Eva is a single mother facing down an empty nest as her only child prepares to leave for college. Her life receives a lift when she meets both a potential new suitor and a possible new best friend. Unfortunately a tangled web threatens her happiness, relationships, and peace of mind. Meanwhile Eva struggles to prevail, even as she actively participates in creating her own unhappiness.
The movie follows Eva (Julia Louis-Dreyfus), a divorced single mom whose life is at a crossroads. By day she’s a massage therapist who seems to teeter between enjoying her profession while simultaneously verging on burnout after years of serving demanding clients. By night she’s a somewhat lonely woman who’s having a hard time letting her college-bound daughter (Tracey Fairaway as Ellen) transition to greater independence. As Ellen begins the necessary act of pushing her mother away, Eva starts to lean hard on Ellen’s ever-present pal, Chloe (played by teen phenom/fashion blogger Tavi Gevinson, who’s had Vogue’s Anna Wintour on speed dial since the age of 11), as well as Eva’s best friend Sarah (the always fabulous Toni Collette).
Eva’s stasis is broken when she attends a swanky party with Sarah and Sarah’s husband (the hilarious Ben Falcone as Will), where she meets two people capable of catapulting her out of her rut. The first is a composed and exotic poet, Marianne (Catherine Keener). Eva, often ruffled and somewhat flakey, is immediately drawn to Marianne’s sleek persona. She’s next introduced to Albert (James Gandolfini) who initially doesn’t resonate with her as deeply. The two have a laugh over not finding one another attractive, yet soon agree to meet for a date. Things get complicated when Eva realizes Marianne and Albert have more in common than she could’ve ever dreamed and is soon struggling to decide whom she should keep in her life.
Lovely and amazing. (Yes, that’s the title to another Holofcener flick, but it fits this couple perfectly.)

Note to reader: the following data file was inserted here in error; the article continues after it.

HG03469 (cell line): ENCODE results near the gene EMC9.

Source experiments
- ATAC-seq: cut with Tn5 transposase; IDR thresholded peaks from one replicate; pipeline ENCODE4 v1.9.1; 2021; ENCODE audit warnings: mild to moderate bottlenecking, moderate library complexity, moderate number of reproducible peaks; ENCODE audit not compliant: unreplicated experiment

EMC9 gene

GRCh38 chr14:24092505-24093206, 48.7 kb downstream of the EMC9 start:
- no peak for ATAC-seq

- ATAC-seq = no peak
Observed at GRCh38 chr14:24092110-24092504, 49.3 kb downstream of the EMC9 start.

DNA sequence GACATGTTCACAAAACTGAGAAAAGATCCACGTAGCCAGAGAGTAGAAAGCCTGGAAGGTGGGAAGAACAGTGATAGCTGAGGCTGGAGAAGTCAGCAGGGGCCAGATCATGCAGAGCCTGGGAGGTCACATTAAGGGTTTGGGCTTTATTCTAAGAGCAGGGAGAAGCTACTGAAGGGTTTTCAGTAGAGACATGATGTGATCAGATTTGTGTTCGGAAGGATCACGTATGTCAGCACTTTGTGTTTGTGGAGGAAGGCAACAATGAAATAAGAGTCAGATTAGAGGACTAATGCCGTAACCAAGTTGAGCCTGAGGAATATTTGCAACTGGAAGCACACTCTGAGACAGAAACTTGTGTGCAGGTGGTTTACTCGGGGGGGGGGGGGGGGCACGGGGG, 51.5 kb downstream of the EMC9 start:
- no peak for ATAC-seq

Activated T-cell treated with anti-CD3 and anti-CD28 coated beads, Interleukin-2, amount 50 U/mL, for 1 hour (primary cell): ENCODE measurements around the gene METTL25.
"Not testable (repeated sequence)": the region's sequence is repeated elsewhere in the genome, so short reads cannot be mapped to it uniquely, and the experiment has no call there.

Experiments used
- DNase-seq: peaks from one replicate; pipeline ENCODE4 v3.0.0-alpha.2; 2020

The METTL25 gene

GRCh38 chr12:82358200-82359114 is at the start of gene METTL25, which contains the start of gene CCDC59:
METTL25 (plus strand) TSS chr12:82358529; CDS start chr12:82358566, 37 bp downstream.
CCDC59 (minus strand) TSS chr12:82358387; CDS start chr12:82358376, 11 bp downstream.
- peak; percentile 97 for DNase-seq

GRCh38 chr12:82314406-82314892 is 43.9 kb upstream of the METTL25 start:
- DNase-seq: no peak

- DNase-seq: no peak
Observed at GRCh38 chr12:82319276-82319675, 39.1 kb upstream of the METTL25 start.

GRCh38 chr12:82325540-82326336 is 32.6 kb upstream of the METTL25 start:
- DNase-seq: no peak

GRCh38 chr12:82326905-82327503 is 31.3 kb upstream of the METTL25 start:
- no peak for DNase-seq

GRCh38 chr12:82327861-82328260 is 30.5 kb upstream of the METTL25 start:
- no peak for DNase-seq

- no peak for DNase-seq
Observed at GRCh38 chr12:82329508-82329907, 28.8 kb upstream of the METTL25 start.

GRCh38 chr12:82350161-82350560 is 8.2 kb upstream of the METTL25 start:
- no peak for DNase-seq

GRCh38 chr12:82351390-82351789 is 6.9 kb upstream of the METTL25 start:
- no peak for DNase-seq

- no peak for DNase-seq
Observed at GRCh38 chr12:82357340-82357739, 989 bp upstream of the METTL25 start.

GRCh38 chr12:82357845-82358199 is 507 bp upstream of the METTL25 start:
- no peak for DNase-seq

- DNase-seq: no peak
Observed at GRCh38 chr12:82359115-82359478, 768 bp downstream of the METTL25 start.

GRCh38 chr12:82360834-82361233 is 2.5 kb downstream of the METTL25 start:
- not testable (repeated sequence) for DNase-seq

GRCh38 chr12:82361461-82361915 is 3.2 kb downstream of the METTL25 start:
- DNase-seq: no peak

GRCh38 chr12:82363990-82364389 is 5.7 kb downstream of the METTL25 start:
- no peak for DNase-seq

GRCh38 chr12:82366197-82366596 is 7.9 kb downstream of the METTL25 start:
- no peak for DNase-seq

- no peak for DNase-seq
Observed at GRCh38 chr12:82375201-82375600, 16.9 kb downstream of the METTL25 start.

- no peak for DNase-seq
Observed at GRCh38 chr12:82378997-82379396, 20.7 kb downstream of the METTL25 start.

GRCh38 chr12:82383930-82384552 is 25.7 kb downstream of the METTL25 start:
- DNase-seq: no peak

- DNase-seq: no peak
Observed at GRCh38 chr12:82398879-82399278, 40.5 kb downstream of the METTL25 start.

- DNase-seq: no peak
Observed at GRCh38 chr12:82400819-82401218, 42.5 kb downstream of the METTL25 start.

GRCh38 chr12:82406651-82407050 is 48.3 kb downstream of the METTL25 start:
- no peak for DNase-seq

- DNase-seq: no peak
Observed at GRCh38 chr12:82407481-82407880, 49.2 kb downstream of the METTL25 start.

Though talented writer/director Nicole Holofcener gets a toast for her nuanced script, the real coup is the cast itself, most notably James Gandolfini (of course). Even while playing a sweetly restrained role, he still towers over the other actors. It causes both comfort and heartache to see the recently deceased and much-missed Gandolfini on the big screen looking so vibrant. His turn as Albert is as far removed as he could get from Tony Soprano, and he looks like he loved every minute of it. It will make audience members yearn for more, while also feeling grateful that he exited on such a graceful note.
Beer Two[I don’t believe the following is a spoiler, as it seems pretty evident from the trailer – but proceed with caution if you want to be totally surprised.]
This film is just a sip away from earning the rating of a solid toast. The real critique lies in Catherine Keener’s character as a plot twist. Keener is a gifted actress, but I’m personally confused at how Holofcener chose to portray her. To me, Marianne came across as pretentious, cold, and uninviting. I didn’t really see the connection between her and Eva – much less to the point that Eva would be willing to jeopardize her blossoming romance with Albert. I get the temptation Eva felt to fish for information long after she should’ve left the situation with Marianne – but to start treating Albert shoddily based on Marianne’s shrewish assessments truly baffled me. It felt like the one false note in an otherwise strong offering.
Remind me again why I’m supposed to choose you over Albert?
The film is marketed as a rom-com, but instead of slapstick farce viewers are treated to a layered commentary on relationships and complicated dynamics. A romantic comedy can entertain for a few hours. Holofcener deftly ensures that Enough Said will keep you thinking long after you’ve left the theater.
Take a Drink: every time Eva has to lug her massage table up the steep stairs to an oblivious client’s apartment.
Take a Drink: every time Chloe unwittingly usurps Eva’s attention away from Ellen.
Take a Drink: every time Marianne complains about her ex-husband.
Take a Drink: every time Albert does something endearing.
Take a Drink: every time Eva does something cringe-worthy and you root for her anyway. (Or get mad at her. She’s really a jerk at some points.)
No additional scenes, just more tears for James Gandolfini – all that was, and all that could’ve been.